Be not fooled by the current fall in gasoline prices.
Neither booming domestic oil production nor much greater fuel efficiency that is causing US oil consumption to fall produced lower gasoline prices this year. Indeed, during the spring, soaring prices at the pumps hammered consumer demand and threatened recession.
For the whole of 2012, gasoline prices will set a new record high, breaking the record set just last year. Gasoline will average during 2012 $3.63 per gallon. www.eia.gov/forecasts/steo/pdf/steo_full.pdf. The 2012 price is up from the 2011 average of $3.53.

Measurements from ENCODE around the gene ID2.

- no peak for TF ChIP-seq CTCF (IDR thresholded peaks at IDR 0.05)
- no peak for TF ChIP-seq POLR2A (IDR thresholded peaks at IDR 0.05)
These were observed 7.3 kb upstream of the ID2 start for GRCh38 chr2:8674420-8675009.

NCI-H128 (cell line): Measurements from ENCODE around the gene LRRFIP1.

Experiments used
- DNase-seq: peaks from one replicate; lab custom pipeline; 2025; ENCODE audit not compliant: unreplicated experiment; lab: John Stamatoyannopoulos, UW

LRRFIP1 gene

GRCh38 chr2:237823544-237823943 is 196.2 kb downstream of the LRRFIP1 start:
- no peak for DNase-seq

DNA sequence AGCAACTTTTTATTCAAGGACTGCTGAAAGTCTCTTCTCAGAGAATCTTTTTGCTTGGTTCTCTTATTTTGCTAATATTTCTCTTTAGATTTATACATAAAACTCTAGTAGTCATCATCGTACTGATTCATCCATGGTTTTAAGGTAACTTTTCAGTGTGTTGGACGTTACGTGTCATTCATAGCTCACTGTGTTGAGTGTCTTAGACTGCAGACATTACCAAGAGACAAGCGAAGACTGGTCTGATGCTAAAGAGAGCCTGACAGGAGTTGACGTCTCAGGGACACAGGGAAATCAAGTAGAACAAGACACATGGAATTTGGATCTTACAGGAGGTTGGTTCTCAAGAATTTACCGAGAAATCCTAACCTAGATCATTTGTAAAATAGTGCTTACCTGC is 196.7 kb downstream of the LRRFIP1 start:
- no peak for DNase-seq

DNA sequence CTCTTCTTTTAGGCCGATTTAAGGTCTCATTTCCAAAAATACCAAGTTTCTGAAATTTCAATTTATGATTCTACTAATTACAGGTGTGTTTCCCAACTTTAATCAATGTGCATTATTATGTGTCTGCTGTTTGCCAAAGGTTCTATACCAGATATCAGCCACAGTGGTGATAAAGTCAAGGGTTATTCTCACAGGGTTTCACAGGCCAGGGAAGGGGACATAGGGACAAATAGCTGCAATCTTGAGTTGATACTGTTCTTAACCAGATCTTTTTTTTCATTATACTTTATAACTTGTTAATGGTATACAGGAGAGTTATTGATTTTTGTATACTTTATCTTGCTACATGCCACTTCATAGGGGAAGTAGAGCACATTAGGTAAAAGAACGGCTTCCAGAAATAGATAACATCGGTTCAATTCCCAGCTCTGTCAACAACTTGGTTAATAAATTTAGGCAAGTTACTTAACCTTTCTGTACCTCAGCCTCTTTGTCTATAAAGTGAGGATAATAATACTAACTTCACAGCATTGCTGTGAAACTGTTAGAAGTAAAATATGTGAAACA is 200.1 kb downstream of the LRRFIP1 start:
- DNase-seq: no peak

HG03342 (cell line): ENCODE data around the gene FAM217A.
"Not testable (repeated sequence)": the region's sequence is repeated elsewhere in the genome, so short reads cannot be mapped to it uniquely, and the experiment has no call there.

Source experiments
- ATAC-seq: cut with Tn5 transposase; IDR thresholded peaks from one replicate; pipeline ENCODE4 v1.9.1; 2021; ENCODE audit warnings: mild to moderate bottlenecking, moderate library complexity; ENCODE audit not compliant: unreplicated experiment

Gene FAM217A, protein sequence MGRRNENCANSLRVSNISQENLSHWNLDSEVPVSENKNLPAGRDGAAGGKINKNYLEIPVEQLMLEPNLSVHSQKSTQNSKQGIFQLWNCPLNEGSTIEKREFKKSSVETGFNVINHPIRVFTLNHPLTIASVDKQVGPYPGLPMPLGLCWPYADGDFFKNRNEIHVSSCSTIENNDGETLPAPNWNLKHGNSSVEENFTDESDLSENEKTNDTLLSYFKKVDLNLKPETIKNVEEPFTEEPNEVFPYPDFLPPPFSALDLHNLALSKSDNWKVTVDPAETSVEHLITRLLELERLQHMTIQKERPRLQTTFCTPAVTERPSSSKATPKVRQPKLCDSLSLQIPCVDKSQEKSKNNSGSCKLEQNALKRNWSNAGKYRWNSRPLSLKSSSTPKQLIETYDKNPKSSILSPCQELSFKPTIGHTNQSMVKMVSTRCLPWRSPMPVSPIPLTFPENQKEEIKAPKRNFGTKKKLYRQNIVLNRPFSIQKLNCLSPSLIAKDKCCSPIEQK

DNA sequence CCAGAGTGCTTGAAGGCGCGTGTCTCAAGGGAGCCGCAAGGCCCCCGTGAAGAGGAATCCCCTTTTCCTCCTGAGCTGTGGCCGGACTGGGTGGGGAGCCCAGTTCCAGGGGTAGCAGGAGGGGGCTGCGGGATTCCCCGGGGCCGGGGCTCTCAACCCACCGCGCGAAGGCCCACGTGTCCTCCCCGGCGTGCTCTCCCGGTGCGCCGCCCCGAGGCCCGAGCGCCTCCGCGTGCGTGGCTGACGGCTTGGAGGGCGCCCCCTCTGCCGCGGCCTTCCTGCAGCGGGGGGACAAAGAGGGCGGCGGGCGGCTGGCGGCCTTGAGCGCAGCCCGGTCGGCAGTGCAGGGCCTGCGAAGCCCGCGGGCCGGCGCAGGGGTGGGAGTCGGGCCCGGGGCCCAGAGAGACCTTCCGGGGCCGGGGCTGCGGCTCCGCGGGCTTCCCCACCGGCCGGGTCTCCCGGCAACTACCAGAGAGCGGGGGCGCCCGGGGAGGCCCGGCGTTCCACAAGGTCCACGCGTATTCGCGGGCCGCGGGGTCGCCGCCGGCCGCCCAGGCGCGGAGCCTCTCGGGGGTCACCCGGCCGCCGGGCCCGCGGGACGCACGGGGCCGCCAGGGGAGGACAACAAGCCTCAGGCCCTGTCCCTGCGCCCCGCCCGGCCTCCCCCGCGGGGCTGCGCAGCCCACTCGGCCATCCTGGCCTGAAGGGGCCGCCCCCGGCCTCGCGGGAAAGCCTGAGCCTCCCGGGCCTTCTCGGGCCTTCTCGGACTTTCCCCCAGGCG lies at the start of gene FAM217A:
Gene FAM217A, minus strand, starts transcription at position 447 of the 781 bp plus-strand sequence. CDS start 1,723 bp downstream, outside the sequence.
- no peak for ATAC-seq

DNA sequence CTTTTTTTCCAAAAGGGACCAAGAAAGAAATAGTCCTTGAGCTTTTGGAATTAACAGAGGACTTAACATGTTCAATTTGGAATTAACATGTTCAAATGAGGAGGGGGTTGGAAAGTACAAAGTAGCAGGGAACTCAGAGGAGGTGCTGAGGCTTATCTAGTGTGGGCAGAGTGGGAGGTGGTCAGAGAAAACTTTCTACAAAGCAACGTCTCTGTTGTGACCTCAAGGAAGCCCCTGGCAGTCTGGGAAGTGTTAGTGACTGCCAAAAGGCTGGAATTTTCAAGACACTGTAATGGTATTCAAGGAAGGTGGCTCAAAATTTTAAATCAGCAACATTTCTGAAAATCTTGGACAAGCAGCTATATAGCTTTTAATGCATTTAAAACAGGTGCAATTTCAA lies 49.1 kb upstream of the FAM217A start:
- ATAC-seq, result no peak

The record high prices in 2012 are being packaged in a soothing, addictive end of year price drop. National average gas prices fell to $3.25. www.cnbc.com/id/100322235. CNBC also reports that gasoline currently averages $2.95 in Missouri, the lowest state average.
The current price drop is enjoyable but not likely sustainable. The EIA projects that gasoline will average $3.43 per gallon in 2013. That would not be still another record but, nonetheless, a year of high prices.
High oil and gasoline prices remain a major threat to our economy. Their persistence, despite booming domestic oil production and falling consumption, reminds that oil is priced globally and that shifting from oil to substitutes is the only way to end oil's continuing threat to US economic growth.